A Christian College of the Liberal Arts & Sciences

Production of Recombinant Proteins in Plants

By Associate Professor of Biology Matt Pelletier

This past summer I spent five weeks working with Houghton College biology students Rebecca Dix (2009) and Hannah Stoveken (2009) on a research project aimed at using plants as “bioreactors” to produce therapeutically useful proteins.  With the advent of recombinant DNA technology, one can theoretically take any cloned gene and transfer it to another host for production of proteins.  Because plants are photosynthetic, produce a significant amount of biomass, and are easy to scale up in numbers, plants have significant potential advantages over other hosts for foreign protein production.  This technology in theory produces an unlimited supply of human proteins for therapeutic use.  For our project, we sought to express the blood-coagulation factor thrombin in Nicotiana benthamiana, a relative of tobacco.

During the summer, Hannah and Rebecca spent time synthesizing the necessary recombinant DNA molecules required for expression in plants.  This involved several weeks of work that was successfully completed.  The recombinant molecules were sequenced to verify no mutations occurred in the synthesis, and we attempted to transfer the molecules into Agrobacterium tumefaciens, a bacterium used in the transfer of the recombinant thrombin gene into the plant.  After encountering several technical difficulties, we have since begun trying another method to transfer the molecules into the A. tumefaciens.

While we have not yet successfully expressed human thrombin in N. benthamiana, we decided to at least try production of another protein in the plants-one that is easy to detect and that others have already successfully produced in plants.  This protein, called green fluorescent protein (GFP) was first identified in certain species of jellyfish.  It is unique in that it will fluoresce a bright green color on exposure to ultraviolet light.  To practice the method of production that we plan to use to make thrombin, Hannah and Rebecca infiltrated A. tumefaciens carrying the gene encoding GFP into the leaves of N. benthamiana plants.  After 48 hours, a leaf from a leaf infiltrated with media only (negative control) or one infiltrated with A. tumefaciens was exposed to UV light and photographed.  Expression of GFP was observed in the leaf infiltrated with  A. tumefaciens, but not the leaf infiltrated with growth media only (Figure 1).  We hope to conduct tests with the human thrombin gene as soon as the appropriate recombinant molecules are transferred into A. tumefaciens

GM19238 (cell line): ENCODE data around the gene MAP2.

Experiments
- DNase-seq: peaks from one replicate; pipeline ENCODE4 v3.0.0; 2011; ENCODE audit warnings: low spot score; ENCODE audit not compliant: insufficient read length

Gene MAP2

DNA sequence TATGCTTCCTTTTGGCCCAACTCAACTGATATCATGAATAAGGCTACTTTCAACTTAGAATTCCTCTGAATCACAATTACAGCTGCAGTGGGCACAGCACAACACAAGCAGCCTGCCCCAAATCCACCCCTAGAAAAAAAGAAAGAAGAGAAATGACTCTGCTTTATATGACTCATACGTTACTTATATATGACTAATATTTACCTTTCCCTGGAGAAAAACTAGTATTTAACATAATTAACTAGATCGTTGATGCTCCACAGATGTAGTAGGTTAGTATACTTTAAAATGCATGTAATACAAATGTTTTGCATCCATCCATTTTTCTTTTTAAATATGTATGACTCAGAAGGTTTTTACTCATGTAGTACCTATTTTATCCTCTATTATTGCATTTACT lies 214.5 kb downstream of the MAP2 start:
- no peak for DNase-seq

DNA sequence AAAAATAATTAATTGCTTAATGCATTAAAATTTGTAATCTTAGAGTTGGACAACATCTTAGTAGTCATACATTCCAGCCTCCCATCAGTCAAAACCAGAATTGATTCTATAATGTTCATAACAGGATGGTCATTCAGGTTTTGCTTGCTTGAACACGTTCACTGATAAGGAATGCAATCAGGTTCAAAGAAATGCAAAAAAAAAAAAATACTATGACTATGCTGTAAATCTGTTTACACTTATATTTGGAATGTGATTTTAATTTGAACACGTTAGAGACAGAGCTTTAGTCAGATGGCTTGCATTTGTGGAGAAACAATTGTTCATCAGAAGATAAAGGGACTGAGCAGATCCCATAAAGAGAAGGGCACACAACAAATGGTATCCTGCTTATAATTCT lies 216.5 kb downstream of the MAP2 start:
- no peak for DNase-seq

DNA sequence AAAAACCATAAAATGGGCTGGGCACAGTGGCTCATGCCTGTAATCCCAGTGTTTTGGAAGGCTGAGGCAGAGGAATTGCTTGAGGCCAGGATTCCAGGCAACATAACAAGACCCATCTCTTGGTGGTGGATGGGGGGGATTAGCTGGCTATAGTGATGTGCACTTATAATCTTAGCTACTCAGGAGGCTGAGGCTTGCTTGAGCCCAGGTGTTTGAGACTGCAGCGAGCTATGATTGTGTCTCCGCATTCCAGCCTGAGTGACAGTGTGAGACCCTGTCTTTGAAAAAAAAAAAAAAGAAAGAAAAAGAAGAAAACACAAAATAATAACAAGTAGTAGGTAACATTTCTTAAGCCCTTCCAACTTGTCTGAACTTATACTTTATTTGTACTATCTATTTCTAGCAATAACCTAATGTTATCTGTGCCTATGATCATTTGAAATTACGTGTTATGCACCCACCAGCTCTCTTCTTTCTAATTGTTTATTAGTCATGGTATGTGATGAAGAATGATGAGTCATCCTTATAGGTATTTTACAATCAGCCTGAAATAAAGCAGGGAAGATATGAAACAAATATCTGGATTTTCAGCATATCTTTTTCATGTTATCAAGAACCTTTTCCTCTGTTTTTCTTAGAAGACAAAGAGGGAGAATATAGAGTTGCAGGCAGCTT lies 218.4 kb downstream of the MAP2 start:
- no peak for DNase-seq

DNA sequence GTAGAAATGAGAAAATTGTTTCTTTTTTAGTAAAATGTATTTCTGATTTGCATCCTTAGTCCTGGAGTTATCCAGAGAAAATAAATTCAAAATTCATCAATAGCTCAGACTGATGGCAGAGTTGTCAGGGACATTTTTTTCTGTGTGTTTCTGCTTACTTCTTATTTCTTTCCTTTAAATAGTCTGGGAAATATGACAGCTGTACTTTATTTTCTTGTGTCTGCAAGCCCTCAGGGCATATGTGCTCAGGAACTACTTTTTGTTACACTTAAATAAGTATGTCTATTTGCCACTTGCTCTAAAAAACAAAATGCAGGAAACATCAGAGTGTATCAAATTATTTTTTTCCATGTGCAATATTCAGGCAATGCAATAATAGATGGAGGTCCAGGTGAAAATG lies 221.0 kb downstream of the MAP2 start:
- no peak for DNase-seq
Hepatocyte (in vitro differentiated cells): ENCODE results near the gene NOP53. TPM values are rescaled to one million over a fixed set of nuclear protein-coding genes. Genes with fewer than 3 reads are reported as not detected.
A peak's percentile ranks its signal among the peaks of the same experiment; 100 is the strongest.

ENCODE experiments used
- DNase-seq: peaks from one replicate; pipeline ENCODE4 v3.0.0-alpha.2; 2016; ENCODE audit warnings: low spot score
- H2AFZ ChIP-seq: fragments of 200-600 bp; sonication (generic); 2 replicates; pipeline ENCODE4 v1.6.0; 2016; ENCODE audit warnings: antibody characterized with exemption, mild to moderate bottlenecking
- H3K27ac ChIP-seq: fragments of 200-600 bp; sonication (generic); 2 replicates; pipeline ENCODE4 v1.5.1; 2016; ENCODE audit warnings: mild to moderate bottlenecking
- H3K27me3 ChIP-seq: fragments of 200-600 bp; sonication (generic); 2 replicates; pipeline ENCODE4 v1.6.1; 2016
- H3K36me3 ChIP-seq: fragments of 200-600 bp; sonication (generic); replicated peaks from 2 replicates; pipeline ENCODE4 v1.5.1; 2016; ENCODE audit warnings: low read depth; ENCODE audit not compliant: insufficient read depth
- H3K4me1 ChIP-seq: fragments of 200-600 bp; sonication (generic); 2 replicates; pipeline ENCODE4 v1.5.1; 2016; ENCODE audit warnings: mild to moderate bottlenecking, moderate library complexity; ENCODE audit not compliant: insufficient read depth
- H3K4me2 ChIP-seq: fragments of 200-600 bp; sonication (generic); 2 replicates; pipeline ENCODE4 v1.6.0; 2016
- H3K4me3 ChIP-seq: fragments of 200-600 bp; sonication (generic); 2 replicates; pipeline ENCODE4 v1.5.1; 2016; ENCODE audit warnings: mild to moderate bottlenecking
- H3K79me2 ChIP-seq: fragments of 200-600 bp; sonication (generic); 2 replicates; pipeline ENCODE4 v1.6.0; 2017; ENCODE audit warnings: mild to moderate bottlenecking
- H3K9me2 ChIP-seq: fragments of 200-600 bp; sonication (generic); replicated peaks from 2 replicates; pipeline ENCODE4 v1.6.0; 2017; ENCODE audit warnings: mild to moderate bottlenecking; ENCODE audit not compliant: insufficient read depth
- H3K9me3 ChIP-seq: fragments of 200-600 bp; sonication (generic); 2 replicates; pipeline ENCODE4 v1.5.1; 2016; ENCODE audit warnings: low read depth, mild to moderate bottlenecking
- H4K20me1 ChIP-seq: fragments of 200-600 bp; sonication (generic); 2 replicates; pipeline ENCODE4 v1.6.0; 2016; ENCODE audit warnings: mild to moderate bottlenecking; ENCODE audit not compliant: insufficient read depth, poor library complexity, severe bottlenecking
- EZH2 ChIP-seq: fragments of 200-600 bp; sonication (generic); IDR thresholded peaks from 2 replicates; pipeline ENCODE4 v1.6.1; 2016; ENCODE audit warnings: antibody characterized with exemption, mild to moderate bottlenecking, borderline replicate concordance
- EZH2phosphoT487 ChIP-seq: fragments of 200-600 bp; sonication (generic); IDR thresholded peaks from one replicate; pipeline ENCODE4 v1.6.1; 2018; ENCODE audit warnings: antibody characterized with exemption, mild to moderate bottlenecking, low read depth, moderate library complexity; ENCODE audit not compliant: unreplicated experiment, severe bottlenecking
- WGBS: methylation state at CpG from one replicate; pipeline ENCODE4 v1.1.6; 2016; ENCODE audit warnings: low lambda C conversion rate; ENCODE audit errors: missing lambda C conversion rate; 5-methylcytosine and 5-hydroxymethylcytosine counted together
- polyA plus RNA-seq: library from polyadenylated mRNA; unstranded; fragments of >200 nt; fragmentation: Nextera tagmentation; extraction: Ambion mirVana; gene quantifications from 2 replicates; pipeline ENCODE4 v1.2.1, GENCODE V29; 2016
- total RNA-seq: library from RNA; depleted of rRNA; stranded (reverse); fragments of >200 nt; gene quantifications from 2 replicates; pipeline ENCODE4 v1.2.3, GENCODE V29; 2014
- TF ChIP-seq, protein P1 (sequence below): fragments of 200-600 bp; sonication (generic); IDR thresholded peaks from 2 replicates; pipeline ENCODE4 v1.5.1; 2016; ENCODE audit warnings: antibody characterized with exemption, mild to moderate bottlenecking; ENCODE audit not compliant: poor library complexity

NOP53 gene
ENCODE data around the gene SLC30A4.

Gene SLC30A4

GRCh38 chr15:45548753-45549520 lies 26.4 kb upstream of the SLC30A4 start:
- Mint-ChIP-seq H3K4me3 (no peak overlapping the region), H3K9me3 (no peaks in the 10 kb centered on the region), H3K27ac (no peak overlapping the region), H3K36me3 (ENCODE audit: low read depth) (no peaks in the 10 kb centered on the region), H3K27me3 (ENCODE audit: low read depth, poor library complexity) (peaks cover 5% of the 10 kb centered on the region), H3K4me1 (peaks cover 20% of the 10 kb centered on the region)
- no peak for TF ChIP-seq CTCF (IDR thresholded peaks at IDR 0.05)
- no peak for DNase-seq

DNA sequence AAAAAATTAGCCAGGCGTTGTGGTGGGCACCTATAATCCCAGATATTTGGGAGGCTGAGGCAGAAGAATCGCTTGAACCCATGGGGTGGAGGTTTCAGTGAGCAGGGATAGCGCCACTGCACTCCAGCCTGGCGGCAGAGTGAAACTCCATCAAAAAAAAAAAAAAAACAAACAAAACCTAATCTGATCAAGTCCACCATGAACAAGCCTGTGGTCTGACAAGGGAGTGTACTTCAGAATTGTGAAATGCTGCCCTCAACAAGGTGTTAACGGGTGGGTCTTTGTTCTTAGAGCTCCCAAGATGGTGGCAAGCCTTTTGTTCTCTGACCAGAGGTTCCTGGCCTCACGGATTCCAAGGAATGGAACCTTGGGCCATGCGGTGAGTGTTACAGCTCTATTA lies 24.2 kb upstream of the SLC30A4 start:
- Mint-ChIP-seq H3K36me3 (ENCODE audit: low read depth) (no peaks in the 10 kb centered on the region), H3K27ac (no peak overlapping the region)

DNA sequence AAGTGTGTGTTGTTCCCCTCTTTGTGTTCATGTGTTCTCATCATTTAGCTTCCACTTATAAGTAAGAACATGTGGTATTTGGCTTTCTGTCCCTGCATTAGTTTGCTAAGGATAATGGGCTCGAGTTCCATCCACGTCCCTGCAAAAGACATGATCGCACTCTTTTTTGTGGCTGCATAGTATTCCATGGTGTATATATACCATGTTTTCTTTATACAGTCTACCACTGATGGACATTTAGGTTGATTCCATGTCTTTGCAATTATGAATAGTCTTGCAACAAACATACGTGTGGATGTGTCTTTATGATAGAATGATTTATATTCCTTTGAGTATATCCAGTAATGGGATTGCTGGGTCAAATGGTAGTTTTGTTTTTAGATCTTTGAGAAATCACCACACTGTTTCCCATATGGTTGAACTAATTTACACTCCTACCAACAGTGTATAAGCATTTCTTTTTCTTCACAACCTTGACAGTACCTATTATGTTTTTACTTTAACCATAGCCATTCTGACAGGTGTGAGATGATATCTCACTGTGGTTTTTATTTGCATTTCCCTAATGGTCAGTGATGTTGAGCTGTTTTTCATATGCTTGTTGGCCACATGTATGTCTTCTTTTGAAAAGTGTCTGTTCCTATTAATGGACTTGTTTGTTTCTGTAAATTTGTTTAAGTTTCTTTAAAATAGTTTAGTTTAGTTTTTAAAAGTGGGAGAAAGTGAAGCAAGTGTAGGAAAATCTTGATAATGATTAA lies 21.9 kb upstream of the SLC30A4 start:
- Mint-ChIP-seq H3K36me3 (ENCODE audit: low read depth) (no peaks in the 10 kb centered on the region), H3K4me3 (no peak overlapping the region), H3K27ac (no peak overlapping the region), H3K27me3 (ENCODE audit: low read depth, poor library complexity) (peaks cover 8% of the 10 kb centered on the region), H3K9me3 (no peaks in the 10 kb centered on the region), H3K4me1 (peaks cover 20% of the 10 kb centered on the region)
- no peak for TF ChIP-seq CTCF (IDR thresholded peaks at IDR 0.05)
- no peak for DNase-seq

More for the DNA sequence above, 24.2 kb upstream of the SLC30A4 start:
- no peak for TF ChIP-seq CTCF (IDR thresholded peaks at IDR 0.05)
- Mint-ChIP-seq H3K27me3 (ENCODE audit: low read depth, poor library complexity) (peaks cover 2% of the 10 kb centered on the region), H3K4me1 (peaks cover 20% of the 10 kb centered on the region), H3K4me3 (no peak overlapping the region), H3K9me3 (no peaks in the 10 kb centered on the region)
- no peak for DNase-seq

Hannah will be presenting our group’s work at the Rochester Academy of Science at the November 1 meeting.

Figure 1 Expression of GFP in Leaves of N. benthamiana

  • The leaf on the left was infiltrated with media only while the leaf on the right was infiltrated with A. tumefaciens harboring the GFP gene. 

  • After 48 hours, the leaves were removed, placed on a UV light box, and photographed.

  • Notice how the leaf on the right has fluorescent spots while the one on the left does not.